The Chicken Codex: Breeding a Better Bird, Chapter 3: Hatching Season is Here!

| 3/29/2017 12:25:00 PM

Tags: chicken keeping, poultry breeding, egg incubation, Jeanette Beranger,

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It’s finally spring and time for hatching. We spent the past few months having the flock on a good breeding diet and they have been separated in their breeding groups to ensure the right roosters are in with the right hens. Know that if your hens were previously mixed with other roosters not intended for breeding, you need to wait at least two weeks after you have separated them to know for sure that the rooster they are now housed with now will be the sire of the intended chicks.

As part of our spring activities, our NPIP inspector came to the farm and tested the whole flock for Salmonella Pullorum Typhoid (P-T) and for Avian Influenza. Everyone got brand spanking new numbered leg bands as they all passed the P-T testing. Normally we should get a report on the Avian Influenza findings in a week or two. As mentioned in the previous chapter you need these tests as a breeder wanting to sell or ship stock.

Lisa banding Creve roo

Egg production has been high this year so we’ve really been fussy about the eggs we collect for hatching. When we only had a few birds to work with, we could not afford to be too choosy but now that the flock has grown, we can pass up many more eggs than we were able to before. The eggs should be good sized and not misshapen. Of course anything with cracks will not be kept. The cleaner the eggs, the better. Lots of folks talk about whether or not to wash eggs because it will damage or remove the protective coating of the egg known as the “bloom”. Ideally leave the eggs be if they are clean. In the case of rare breeds if you have only a few eggs to work with, you may have to clean some slightly soiled eggs because that’s all you have to work with. I go the warm soapy water route with cleaning and rarely have bacterial growth issues that affect the hatch. Some other producers go to the length of using Tek-Trol disinfectant for egg sanitizing, especially for eggs that are from outside farms. I produce all my own hatching eggs so I am comfortable without it but, it is a personal preference. In all cases never use cool water because that will cause the pores of the eggs to draw in bacteria and the problems that go with.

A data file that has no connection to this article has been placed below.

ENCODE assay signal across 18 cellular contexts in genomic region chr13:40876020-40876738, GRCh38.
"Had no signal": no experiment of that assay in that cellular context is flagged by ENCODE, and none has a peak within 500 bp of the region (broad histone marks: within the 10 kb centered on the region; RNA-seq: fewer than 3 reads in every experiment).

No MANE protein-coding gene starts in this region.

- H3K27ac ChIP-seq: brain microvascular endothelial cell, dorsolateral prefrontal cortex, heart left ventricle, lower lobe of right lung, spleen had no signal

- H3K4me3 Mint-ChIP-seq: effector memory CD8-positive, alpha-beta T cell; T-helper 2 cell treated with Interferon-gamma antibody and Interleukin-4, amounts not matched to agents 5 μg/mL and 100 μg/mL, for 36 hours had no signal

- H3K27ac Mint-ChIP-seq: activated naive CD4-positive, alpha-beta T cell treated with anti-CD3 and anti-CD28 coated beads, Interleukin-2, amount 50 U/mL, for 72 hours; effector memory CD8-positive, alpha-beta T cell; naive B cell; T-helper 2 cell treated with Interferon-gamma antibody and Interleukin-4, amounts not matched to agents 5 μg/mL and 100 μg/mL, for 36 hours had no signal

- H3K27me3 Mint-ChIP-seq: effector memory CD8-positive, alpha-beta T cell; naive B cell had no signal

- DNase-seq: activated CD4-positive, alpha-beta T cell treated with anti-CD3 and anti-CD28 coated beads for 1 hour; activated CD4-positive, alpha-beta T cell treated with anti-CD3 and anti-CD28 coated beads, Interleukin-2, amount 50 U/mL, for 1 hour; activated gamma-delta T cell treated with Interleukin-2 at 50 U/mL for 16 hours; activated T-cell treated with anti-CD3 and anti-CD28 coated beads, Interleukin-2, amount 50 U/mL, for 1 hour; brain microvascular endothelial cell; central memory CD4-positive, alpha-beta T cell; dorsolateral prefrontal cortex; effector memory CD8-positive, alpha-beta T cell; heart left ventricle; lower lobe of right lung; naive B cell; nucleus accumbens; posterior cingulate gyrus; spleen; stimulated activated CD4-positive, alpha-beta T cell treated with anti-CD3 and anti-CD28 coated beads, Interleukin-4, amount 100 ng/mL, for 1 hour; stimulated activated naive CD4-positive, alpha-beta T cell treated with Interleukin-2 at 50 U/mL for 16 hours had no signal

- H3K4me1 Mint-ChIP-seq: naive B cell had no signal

You want your hatching eggs as fresh as possible but you can collect eggs up to two weeks of age and still expect a decent hatch if the flock was on a good diet and the eggs were handled and stored properly. For our needs I like to hatch eggs that are 10 days old or less. If I ship eggs, they are no older than one week.

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